some in the federal government believe that you can deficit spend forever without consequence (because in the long run the boomers will be dead before the bill comes due).

if something can't go on forever, it won't.

if we elect politician who sell us financial fairy tales, can we complain?

8/30/2012 8:49 PM  
Anonymous Danny Zee said...

Yeah 8:45/8:48, the interest rate deduction is basically meaningless to those with HUGE student debt. If you financed your education to the tune of $200k+ (and I'm not talking about whether that is EVER a good idea) and you want to pay that off, you are going to need a gross income above the threshold for the current interest rate deduction to apply, and your interest payments will be way higher than $2500, even at today's low interest rates..

8/30/2012 11:49 PM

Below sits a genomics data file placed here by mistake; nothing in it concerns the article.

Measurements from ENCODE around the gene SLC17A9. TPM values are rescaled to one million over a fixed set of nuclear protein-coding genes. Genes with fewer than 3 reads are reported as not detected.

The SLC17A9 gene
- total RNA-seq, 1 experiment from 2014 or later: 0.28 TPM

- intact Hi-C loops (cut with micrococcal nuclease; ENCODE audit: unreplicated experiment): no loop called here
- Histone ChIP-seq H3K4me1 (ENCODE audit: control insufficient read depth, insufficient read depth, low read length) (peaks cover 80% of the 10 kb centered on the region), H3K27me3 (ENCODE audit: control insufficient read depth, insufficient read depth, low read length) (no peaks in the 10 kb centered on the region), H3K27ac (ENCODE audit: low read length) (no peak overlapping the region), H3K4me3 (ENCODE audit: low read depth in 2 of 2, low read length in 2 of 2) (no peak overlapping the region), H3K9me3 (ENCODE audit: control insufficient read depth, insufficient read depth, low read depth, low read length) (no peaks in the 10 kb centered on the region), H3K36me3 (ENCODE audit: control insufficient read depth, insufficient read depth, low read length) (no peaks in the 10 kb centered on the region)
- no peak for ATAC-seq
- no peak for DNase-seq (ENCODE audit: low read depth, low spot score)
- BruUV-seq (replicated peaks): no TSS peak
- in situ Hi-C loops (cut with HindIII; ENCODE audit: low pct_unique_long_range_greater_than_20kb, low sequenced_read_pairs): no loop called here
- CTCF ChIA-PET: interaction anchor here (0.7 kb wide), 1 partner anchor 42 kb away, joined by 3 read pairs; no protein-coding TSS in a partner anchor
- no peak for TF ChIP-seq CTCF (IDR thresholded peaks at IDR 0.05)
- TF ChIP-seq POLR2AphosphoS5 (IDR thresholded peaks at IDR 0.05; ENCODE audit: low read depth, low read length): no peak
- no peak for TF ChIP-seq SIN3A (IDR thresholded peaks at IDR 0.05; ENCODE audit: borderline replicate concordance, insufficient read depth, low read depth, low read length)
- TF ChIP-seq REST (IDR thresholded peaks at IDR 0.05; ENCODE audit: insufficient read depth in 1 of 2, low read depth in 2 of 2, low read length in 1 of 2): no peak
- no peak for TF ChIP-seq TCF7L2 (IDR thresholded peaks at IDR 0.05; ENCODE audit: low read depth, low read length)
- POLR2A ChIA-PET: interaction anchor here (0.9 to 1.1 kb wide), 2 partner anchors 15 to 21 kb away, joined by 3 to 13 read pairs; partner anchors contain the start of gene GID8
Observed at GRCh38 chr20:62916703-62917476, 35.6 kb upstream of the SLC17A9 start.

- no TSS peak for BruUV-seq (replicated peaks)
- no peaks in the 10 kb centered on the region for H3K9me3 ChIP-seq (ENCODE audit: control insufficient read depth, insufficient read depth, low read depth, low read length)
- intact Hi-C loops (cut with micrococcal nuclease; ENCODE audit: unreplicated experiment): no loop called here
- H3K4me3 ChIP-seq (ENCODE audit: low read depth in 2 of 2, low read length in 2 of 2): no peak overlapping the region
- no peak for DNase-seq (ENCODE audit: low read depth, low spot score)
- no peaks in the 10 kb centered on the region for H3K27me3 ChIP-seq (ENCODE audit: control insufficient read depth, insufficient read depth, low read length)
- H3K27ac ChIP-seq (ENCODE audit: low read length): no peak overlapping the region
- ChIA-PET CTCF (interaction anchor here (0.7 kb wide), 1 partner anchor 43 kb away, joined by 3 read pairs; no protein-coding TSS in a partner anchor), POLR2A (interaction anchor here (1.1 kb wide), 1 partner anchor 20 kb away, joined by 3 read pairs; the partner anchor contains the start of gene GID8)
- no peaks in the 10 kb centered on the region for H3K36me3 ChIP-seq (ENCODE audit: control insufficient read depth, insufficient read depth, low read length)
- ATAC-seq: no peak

Anonymous Danny Zee said...

And Joe,

I don't disagree with your premise, but I do disagree with the suggestion that a tax break for education costs, given the current messed up situation, would not be an improvement.

It should all be scrapped and rebuilt with the right goals and incentives in mind. But perfect is the enemy of good.

8/30/2012 11:56 PM  
Anonymous Kuruvilla said...

I don't have a strong background in economics, but it seems pretty intuitive to me that a system of loans or grants that are available to all comers is a raw deal for students.

If an education costs $4,000, and students are actually paying that price, granting every student $4,000 won't (in the long term) make that education any cheaper for students. In the absence of some sort of price control, schools will just raise the price of education by $4,000. That way, students end up paying $4,000--which they were already willing to do--and the government pays an extra $4,000. The only entities that benefit are the schools. This is the inflationary effect Joe mentioned.

I guess an "econ" counterargument is that as the price rises, other institutions will enter the market, which will prevent the price from rising further. But I'm not sure that's true for higher education, where institutional "prestige" or recognition is part of what you are buying. The difficulty in accumulating such prestige or recognition erects a high barrier to entry. I think this is called inelasticity of supply. (?)